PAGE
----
Doomsday for butterflies as Britain warms up

A A A

At least 30 of Britain's butterfly species face extinction or an alarming drop in numbers because they are failing to cope with the effects of global warming.

At least 30 of Britain's butterfly species face extinction or an alarming drop in numbers because they are failing to cope with the effects of global warming.

A team of seven biologists and ecologists has warned that the numbers of some internationally rare species, such as the Large Heath and Purple Emperor butterflies, will fall by up to 77 per cent. Eventually, they could be wiped out.

Their study, published by the Royal Society, is one of the most pessimistic assessments yet about the impact of climate change on Britain's butterfly population. It contradicts the widespread belief that native butterflies will prosper in a warmer climate, expanding their range northwards and enjoying much longer summers.

"There's no silver lining in this data," said Richard Fox, a co-author of the study and spokesman for the Butterfly Conservation Society. "What we will see here is a retreat and, potentially, a mass extinction in the slightly longer term, of many of our familiar species."

Over the past few years, Red Admirals, Orange-tips and Small Tortoiseshells have been seen earlier in the spring and surviving for several weeks longer each autumn – suggesting that butterflies would generally benefit from climate change.

However, the researchers, led by Dr Jane Hill, a biologist at York University, noticed that many more butterflies had failed to spread during the 1990s, even though average temperatures were beginning to rise.

Disturbed by these results, they re-examined data collected by the Butterfly Conservation Society and the latest computer models on climate change to assess exactly how well 35 butterfly species could survive over the next 100 years.

They found that a few species, such as the Ringlet and the Marbled White, were already prospering, moving northwards and further up-hill as the summers became warmer during the 1990s. But for the vast majority of those studied, the situation will be more serious.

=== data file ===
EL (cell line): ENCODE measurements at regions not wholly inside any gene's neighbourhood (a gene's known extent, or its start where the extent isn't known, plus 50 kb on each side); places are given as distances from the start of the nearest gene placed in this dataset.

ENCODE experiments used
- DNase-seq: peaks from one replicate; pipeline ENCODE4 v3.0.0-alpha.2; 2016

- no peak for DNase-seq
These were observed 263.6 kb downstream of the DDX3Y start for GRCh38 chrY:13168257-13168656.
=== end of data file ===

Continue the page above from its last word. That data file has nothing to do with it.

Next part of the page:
As climate change takes hold over coming decades, northern species living in northern England and Scotland, including the Western Isles, and will lose two-thirds of their habitats. In southern England, butterflies will lose a quarter of their habitats.

For some species, the future is particularly stark. Along with the Purple Emperor and Large Heath butterflies, the Mountain Ringlet, a small, rare butterfly which lives in Scotland, will lose 69 per cent of its habitats. The Black Hairstreak, a very rare species mostly confined to the East Midlands, will lose at least half of its normal habitats.

The Marsh Fritillary, which is regarded as the most important butterfly in Britain because of its rarity, will lose nearly a third of its already scarce habitats on Scottish islands such as Islay and on Salisbury Plain.

"We know from the work we've done that the vast majority of butterflies haven't responded in a positive way to climate change so far," Mr Fox said.

"We may get some butterflies from the south colonising us, but what this paper shows is that our butterflies are going to become much, much rarer."

Life and Style
food + drink
Life and Style
love + sex A new study has revealed the average size - but does that leave men outside the 'normal' range being thought of as 'abnormal'?
News
UK Border Control
i100
Arts and Entertainment
TV
Have you tried new the Independent Digital Edition apps?
Latest stories from i100
Have you tried new the Independent Digital Edition apps?